Insurance companies’ potential for ‘genetic discrimination’ undermines public confidence in crucial medical research

Insurance companies' potential for 'genetic discrimination' undermines public confidence in crucial medical research

The issue of genetic discrimination in the context of life insurance and access to genetic data is currently being reviewed by the Australian Treasury. Insurance industry bodies argue that a total ban on genetic discrimination would lead to higher life insurance premiums. However, this legislation has broader implications for genomic research and public trust in Australia.

Genomic research plays a crucial role in developing cures and treatments for diseases, relying on the donation of genomic data from individuals. This data, derived from sources like blood samples, is valuable when combined with lifestyle and health records. By analyzing patterns in the data, researchers can identify genes associated with specific illnesses and develop targeted treatments.

To facilitate genomic research, national biobanks exist in countries like the United Kingdom. These biobanks store data from thousands of individuals. While Australia does not have a national biobank, some researchers in the country collect genomic data for studies.

Trust in biobanks is generally high among the public, as they recognize the potential benefits of genomic research. However, trust decreases significantly if there is commercial involvement in biobank management or research. Concerns arise about prioritizing profit over public good and the potential for insurance companies to deny coverage or increase premiums based on genetic data.

If people are reluctant to donate their data due to fears of genetic discrimination, it could hinder the progress of genomic research. Public institutions like universities and hospitals are viewed as more trustworthy managers of biobanks because they are not seen as profit-driven.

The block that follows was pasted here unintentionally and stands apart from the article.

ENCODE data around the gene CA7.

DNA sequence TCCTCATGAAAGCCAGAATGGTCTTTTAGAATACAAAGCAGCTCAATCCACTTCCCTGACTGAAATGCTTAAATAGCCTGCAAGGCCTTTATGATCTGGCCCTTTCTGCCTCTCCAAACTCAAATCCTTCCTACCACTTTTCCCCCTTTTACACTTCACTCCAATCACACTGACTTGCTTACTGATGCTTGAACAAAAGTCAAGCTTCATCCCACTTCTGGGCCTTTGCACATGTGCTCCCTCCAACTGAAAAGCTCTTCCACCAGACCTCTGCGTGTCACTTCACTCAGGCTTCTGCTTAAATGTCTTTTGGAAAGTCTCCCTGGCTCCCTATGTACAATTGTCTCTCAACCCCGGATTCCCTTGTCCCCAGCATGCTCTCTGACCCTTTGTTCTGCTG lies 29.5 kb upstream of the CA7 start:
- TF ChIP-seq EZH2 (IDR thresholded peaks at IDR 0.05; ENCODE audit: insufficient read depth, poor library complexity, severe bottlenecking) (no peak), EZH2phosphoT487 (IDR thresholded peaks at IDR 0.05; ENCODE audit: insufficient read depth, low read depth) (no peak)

Research conducted in Australia aimed to understand public attitudes towards genomic research and sources of distrust. The study categorized Australians into four groups based on their attitudes: highly supportive and willing to donate, supportive but wary of commercial involvement, supportive but wary of commercial and governmental involvement, and completely unwilling to donate.

The research found that concerns about genetic discrimination from insurers or employers were prevalent across all groups. However, respondents recognized the need for pharmaceutical companies to make some profit. Based on interviews and surveys, it was determined that a national biobank should be managed by a public institution and have a data access committee to evaluate research applications. Researchers would only be granted access if they were affiliated with established organizations and committed to ethical use of the data.

Overall, Australians support genomic research but are concerned about the risk of genetic discrimination. Legislation that addresses this risk could indirectly benefit genomic research and support for a national biobank in the future.

The research project was conducted in collaboration with Jarrod Walshe from Swinburne University of Technology, Dianne Nicol from the University of Tasmania, and Mark Taylor from the University of Melbourne. The project received funding from a Medical Research Future Fund grant awarded to Professor Christine Critchley.